SummaryUsing practical advice and common sense, these life hacks from an experienced testing coach can help you raise your standardized test score considerably.
You’ve registered to take the SAT, you and a crowd of other students are seated in a classroom, and the woman monitoring the exam is explaining the testing procedures.
Testing Coach Pep Talk
Are you calm, cool, and collected, as the old saying goes, a little nervous perhaps, but confident you are as prepared as you can be? Or are you anxious and stressed, terrified by the sudden realization that you are in no way ready for the 3-hour ordeal ahead of you?
If you want to make “No fear” your banner for standardized testing, here are some tips on how to ready yourself for the battle.
First, decide whether you’re going to take the SAT or ACT, or both. Google “differences between the SAT and ACT,” and you’ll find sites describing both tests and the differences between them. The ACT, for example, offers a science section—it’s based on critical skills thinking, not on your scientific knowledge—whereas the SAT offers no separate test for science. If you wish to compare the two tests more specifically, the online version of the Princeton Review offers free practice tests for both outfits.
Your next step is to purchase a practice test book. Once again, go to your computer and this time Google “practice test books for the SAT” or “practice test books for the ACT.” You’ll find lots of choices and reviews of prep books from publishers like Kaplan, the Princeton Review, Barron’s, and many others. If you have a large bookstore nearby, visit there so that you can personally browse the various books.
Once you’ve chosen your guide with its practice tests, carefully read the tips and help sections of that book before taking any of the tests. These advisory sections contain a wealth of information that can help you dramatically improve your score.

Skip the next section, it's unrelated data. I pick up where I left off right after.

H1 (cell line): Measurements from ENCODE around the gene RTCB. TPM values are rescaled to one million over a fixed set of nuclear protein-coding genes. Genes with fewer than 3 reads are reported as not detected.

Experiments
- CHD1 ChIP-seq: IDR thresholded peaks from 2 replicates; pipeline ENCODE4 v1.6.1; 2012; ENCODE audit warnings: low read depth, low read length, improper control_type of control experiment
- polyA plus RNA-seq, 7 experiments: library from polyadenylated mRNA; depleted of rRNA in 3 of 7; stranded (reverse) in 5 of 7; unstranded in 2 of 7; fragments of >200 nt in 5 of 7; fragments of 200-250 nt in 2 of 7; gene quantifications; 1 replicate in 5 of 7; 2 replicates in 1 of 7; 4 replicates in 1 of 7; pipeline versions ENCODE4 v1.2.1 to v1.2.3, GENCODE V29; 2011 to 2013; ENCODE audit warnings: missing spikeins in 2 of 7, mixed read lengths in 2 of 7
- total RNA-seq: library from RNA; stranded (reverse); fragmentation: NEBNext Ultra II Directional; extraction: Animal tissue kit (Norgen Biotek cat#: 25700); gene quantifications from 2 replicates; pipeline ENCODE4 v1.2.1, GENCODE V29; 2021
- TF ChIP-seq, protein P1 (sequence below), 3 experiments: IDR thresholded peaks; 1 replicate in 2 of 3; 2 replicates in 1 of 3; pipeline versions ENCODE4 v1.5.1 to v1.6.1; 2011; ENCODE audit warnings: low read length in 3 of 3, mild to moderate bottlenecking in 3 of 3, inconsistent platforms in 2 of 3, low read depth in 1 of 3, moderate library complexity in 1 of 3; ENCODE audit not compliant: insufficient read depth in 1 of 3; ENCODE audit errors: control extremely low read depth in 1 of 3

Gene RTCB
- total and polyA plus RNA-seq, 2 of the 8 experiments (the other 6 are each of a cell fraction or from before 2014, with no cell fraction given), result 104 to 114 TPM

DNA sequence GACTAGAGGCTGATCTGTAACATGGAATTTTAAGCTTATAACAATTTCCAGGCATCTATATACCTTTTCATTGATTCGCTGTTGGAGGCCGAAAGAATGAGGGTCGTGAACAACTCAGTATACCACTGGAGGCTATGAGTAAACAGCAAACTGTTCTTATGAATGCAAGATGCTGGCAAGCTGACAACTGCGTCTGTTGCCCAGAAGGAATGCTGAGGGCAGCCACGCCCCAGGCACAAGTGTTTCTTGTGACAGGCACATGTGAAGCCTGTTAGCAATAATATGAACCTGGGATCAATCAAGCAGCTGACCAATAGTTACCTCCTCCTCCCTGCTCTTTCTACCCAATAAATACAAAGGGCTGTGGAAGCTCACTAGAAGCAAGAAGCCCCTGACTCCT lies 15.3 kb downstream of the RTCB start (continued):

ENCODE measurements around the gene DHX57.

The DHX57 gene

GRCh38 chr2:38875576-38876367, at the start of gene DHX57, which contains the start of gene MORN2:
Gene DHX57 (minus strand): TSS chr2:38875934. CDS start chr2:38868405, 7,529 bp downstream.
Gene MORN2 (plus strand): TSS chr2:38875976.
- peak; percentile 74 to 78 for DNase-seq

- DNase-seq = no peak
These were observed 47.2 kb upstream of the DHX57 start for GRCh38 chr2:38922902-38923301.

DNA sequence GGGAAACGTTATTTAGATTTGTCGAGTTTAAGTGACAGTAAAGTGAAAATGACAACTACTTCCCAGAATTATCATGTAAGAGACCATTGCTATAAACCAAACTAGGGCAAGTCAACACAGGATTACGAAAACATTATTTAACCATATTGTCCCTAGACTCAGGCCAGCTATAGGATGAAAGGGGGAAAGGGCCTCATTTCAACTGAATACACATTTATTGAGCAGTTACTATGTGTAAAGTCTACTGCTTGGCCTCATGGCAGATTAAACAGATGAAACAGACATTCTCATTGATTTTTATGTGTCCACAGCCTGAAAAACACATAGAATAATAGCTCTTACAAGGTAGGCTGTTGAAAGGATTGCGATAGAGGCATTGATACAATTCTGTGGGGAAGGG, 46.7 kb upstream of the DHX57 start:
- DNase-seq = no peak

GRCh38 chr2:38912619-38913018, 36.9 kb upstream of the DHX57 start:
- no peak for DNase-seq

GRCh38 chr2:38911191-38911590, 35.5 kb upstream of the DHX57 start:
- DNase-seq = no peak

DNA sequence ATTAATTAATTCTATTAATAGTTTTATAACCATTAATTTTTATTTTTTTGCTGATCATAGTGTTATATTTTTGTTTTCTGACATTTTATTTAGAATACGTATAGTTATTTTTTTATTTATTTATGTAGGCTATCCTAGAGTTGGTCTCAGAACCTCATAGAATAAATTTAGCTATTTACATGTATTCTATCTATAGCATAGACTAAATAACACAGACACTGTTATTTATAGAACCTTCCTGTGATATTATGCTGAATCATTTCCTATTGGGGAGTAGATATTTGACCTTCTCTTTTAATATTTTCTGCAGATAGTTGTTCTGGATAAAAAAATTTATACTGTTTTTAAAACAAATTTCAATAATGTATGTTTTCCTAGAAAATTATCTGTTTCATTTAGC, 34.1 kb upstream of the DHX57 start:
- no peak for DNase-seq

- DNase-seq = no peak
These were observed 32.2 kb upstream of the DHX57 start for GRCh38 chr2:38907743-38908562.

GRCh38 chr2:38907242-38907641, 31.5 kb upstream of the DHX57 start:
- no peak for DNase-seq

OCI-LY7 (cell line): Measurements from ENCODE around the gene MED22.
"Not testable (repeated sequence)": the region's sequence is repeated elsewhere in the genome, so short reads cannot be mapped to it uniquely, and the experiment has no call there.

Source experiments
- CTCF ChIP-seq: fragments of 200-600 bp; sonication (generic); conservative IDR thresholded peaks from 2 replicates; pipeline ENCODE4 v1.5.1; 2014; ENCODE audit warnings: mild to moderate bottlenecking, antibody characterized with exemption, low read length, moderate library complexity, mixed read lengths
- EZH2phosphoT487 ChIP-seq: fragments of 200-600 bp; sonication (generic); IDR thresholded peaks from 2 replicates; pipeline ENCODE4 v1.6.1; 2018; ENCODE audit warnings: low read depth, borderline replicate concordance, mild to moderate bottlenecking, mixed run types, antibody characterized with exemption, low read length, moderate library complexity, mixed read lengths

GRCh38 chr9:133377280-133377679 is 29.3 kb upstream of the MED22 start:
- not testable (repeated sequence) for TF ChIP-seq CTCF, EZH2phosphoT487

Now you’re ready to take a practice test, but before moving forward take a sheet of paper, write POE in large letters on it, and place it beside the test book. POE stands for Process Of Elimination, which is how you want to approach the test. Eliminate answers you know to be wrong before choosing a right one. Look at ALL the answers before you make your selection. Many students select an answer they believe to be correct without reading all the possibilities.
Be sure to read the prompts and questions carefully. Students often miss a question because they have too hastily read it and so have misinterpreted it.
Take the test as if it were the real deal. Time yourself. Both tests without the writing sections are three hours long. It’s fine if you want a break or can only do one of the test sections, but complete the entire section. Eventually, you’ll want to take an entire test or two in real time. This race is long-distance, not a sprint, and you need to know the demands of that race.
When you have taken the test and marked your answer, be sure to understand the questions you missed. Test guides explain the correct answers. Study your mistakes, as the real test will include similar questions.
Now for some nitty-gritty tips to give you an extra boost.
Do not roll out of bed on test day, grab a doughnut, throw on your clothes, and race off to take the test. Give yourself plenty of time to do the following. Take a shower; it will help wake you up. Eat a healthy breakfast, but in moderation; a huge breakfast of pancakes will have you sleepy in an hour. Read something—a magazine, a book, anything—for fifteen minutes before leaving home; this reading awakens and stimulates the mind.
To the testing site you should bring exactly those items (like a calculator and pencils) required for the test. Lay these items out the night before the test. To them add a bottle or two of water and a power bar for the break. If chewing gum helps relieve your anxiety, pack that up too, only remember not to smack your gum and disturb your neighbors.
Just before you take the test, offer up a mental prayer asking for help in bringing all of your talents to the task before you. Prayer is a wonderful way of concentrating the mind.
Of course, the best path to success is to work hard and diligently on your day-to-day Seton lessons. You are enrolled in a program that teaches all the skills necessary for success on these or on other tests: grammar, mathematics, critical thinking, analytical reading, and writing. Apply yourself to your studies and then apply that learning to the test.
One last item: although some schools no longer require standardized tests, nearly all of them look to such tests when awarding merit-based scholarships. With that idea in mind, readying yourself to take these tests is like working a job that can bring big-time financial rewards.
Onward and upward, gang!